Sunday, April 20, 2014
I was really looking forward to opening up my 2014 racing season down in Puerto Rico. My off-season strength and training blocks had gone very well and I was eager to get outside and race. My one concern was the lack of outdoor training I had accumulated since racing Kona back in October. Due to our brutal winter in the northeast, I came into the race with one outdoor bike ride and four outdoor runs. So I was looking forward to some warm conditions and testing my indoor fitness gains. I was fortunate to have my support crew with me. Race morning started out very smooth with some beautiful conditions: 78 degrees and partly sunny Swim: 28:52 I made sure to get in a good warm up with my Blue Seventy skin suit: http://www.blueseventy.com/products/pz3tx. I was definitely ready to go by the time my wave went off. I was able to catch some feet to the first turn buoy, which helped set my tempo for the rest of the swim. I was happy to come out of the water with the 37th overall and 4th age group time. After a 1/3 mile run to T1 I was eager to test out my new Trek Speed Concept: Bike: 2:15:07 My coach, Paul Regensberg, had prescribed a gradual build in effort for the bike and run sections since this was the first race of the year. So my goal was to stay in the moment and just flow below my normal race pace. The combination of the slightly lower effort and my nutrition game plan allowed me to come off the bike feeling very fresh. I was able to move up to 9th overall and 1st in my age group. Run: 1:24:35 I felt fantastic heading out onto the run section. However, my coach's advise kept me focused on a smooth turnover. I managed to stay relatively cool and keep my internal temps low with the help of my Skins compression arm sleeves. . The only problem I encountered on the run was a bit of cramping that started 2.5 miles into the run. In hindsight, I had gone into the run a bit low on my sodium intake. So I shortened my stride and used my 4 salt tabs strategically. I was able to keep the cramping at bay and I crossed the finish line feeling the freshest I've ever felt after 70.3 miles of racing. Finish: 4:13:17/ 6th Overall/ 2nd Amateur
Monday, March 24, 2014
This is the time of year that I start to ramp up my volume on the bike and overall training. As a result of this increase, I start to deplete my electrolyte levels and I will get cramps in my legs during swims and sometimes at night when I'm sleeping. This can get pretty painful and frustrating. Last year I started to supplement with Standard Process Magnesium Lactate(http://www.standardprocess.com/Products/Standard-Process/Magnesium-Lactate). I found that this really helped to alleviate my cramping issues. I still need to use salt sticks while I'm doing longer duration workouts. I have found that if I stay diligent on the magnesium and sodium intake that I can manage my cramping problems.
Thursday, February 13, 2014
I wanted to write a quick recap of my 2014 Detoxification experience. As I stated in a earlier post, this was my fourth year participating in a healthy detox. Each year I have learned new things. This year I was able to manage my caloric needs much better. My energy levels stayed very high throughout the entire 21 days and I did not experience any caffeine withdrawal headaches at all. I did have the usual heart rate spike while the organs were detoxed, but my exercise heart rate levels quickly stabilized and even surpassed previous efficiency levels. I lost 10.2lbs and my body fat dropped 4.4% from start to finish. I'm now down at my race weight and my energy levels continue to stay very high. I was able to really dial in on my blood sugar levels this year. I now have better knowledge how to keep these levels more constant throughout the day. This was a very useful experience to kick off my year.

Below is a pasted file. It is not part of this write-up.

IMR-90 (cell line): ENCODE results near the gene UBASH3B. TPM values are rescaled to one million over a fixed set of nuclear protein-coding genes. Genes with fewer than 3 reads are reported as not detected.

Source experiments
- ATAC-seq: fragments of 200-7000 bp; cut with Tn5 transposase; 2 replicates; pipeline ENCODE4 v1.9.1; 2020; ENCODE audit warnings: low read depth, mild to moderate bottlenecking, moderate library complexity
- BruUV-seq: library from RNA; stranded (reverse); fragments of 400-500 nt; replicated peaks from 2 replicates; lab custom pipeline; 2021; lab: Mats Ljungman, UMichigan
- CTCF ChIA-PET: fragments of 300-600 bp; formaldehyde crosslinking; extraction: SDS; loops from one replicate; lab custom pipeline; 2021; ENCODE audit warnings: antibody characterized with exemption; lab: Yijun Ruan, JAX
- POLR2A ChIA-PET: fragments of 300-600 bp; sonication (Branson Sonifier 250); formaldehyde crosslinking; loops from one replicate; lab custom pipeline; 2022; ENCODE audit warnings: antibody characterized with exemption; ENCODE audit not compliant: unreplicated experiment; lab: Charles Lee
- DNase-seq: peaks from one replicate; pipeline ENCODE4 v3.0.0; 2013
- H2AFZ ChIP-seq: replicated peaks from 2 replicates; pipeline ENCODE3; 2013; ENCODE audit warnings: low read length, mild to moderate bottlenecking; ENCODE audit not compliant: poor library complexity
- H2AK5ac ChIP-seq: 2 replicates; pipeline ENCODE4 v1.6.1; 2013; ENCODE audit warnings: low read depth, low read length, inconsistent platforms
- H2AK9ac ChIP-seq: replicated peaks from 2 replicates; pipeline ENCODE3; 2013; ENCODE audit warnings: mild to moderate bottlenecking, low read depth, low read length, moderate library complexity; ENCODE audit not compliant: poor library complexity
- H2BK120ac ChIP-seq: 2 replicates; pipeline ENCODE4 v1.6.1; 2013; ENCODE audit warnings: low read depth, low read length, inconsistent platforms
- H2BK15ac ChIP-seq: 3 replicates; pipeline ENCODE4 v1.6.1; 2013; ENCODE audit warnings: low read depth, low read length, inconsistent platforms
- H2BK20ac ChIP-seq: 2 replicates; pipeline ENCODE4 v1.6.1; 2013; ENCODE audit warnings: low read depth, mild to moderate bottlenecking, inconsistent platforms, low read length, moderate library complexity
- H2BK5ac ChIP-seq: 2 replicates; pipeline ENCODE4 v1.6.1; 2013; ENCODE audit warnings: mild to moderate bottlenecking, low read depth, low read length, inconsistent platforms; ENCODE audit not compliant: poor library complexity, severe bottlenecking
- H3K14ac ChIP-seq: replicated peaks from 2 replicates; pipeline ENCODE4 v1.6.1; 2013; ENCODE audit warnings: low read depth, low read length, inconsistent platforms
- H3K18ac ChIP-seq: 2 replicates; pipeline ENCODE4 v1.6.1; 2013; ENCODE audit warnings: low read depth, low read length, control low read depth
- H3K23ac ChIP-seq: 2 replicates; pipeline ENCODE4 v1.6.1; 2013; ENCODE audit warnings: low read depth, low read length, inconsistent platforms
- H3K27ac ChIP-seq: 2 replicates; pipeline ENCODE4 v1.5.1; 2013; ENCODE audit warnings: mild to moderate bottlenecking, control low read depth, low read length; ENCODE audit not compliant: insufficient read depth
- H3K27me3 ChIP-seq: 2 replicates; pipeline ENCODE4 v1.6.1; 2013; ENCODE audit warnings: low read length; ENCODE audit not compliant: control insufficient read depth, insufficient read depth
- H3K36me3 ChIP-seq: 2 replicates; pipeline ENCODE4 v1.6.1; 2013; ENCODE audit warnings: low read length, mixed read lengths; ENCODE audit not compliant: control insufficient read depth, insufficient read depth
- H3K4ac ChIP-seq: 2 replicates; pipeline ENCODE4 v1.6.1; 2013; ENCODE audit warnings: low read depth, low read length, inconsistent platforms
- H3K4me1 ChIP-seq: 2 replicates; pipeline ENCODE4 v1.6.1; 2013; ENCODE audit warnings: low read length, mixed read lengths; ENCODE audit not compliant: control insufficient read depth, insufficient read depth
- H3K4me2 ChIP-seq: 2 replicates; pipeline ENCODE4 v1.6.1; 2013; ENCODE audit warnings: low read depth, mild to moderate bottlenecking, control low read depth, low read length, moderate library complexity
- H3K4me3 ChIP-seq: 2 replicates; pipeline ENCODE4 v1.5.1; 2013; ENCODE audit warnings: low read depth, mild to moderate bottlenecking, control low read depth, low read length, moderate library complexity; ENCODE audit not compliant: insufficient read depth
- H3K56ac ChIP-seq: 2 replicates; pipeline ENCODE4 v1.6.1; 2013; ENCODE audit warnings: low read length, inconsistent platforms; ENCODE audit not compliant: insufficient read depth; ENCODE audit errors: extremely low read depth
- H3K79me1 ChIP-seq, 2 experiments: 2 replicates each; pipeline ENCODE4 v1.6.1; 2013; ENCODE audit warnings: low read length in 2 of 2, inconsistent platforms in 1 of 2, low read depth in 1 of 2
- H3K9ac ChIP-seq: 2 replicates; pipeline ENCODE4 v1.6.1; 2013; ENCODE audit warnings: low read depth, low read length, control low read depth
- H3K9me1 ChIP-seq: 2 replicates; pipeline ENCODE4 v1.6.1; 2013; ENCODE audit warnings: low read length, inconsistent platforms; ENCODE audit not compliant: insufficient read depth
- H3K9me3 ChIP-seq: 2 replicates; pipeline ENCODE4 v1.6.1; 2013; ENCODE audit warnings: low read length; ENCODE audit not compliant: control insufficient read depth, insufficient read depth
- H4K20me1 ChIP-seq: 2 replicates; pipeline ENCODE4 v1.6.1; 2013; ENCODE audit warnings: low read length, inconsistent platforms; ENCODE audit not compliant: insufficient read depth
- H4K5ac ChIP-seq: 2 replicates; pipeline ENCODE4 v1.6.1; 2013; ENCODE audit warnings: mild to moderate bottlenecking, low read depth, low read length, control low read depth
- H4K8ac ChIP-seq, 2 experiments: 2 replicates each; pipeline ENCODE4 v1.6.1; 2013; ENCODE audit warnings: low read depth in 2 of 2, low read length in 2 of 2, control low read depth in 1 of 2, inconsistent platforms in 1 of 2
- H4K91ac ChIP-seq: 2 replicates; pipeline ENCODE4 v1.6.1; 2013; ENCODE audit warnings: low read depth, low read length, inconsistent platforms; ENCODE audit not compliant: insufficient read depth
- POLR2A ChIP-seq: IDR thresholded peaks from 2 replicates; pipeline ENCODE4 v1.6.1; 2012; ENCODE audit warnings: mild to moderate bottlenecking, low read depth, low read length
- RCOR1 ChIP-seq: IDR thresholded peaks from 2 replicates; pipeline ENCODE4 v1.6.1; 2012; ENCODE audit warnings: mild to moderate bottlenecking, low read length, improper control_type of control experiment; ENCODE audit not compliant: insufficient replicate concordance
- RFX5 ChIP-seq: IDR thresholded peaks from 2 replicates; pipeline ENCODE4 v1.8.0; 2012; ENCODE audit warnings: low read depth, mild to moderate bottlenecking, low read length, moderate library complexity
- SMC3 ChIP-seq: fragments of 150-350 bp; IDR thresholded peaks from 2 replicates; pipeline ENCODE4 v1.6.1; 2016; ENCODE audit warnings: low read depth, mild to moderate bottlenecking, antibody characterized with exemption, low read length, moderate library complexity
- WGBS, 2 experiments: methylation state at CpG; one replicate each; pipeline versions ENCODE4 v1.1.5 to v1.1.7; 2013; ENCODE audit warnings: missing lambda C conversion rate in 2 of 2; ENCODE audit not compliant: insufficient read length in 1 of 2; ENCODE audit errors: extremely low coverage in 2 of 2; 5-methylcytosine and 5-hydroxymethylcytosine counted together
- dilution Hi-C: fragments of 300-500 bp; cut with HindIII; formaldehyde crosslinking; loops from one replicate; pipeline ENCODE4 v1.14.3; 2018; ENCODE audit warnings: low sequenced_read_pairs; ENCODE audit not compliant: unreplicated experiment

Friday, February 7, 2014
I love numbers and I love to break things down and analyze them. Each triathlon season I try to tackle a new variable and learn as much as I can as an athlete and coach. Over the past 14 triathlon seasons I've completed several VO2 max tests, sweat loss tests, threshold tests, wind tunnel testing, running stride analysis, and lactate tests. This season I decided I wanted to dial in on my metabolic efficiency. I have been very fortunate to have worked with the Korey Stringer Institute in the past. I've completed several of the above tests out at the IM World Championships and at the Timex Camp in the NY Giant's Performance Center under their supervision. Each time I have worked with the professionals from KSI, I have been very impressed with their attention to detail and their thirst for knowledge. It's a very friendly staff to work with. That can be important when you are being poked, prodded and hooked up to machines. Chris Thomas_1I have been very interested in learning about my metabolic efficiency ever since I returned to the Ironman distance in 2010. I have participated in over thirty five 70.3 distance races and I really have the nutrition aspect down for that distance and for shorter races. However, I have competed in the Ironman World Championship race seven times and I am still trying to figure out the best nutrition game plan for that combination of heat, wind, and humidity. Every athlete is unique. I see this all the time as a coach. Some younger athletes have lower heart rate thresholds than athletes ten plus years older even though in theory the younger athlete should have a higher threshold. There are athletes that can consume whatever they want during a race and their GI systems are totally fine throughout. While there are other athletes that have very sensitive guts. I, personally, fall into the later category. When I race, I triangulate three factors: heart rate, power, and perceived effort. I know my zones and I test frequently to make sure things are realistic and accurate. However, I have never identified my carb to fat burn ratios. My goal was to learn about several factors during the testing process. The first factor I wanted to determine was the intensity level that was the most efficient for training. The second factor I wanted to learn was how many carbs do I burn while at ironman effort and does my fat burn rate change as the intensity rises. We built my effort throughout the test until my carb to fat burn rates crossed over. At this crossover point, I was in between my 70.3 and olympic distance effort levels and my combined burn rate was up at twenty calories per minute. I was definitely ready to get off the bike at that point in the test as I had not been allowed to eat anything in over 6.5 hours. While I did have a few hunger pains by the end, I had another great experience testing with the KSI team and I have learned many things that I look forward to using in 2014.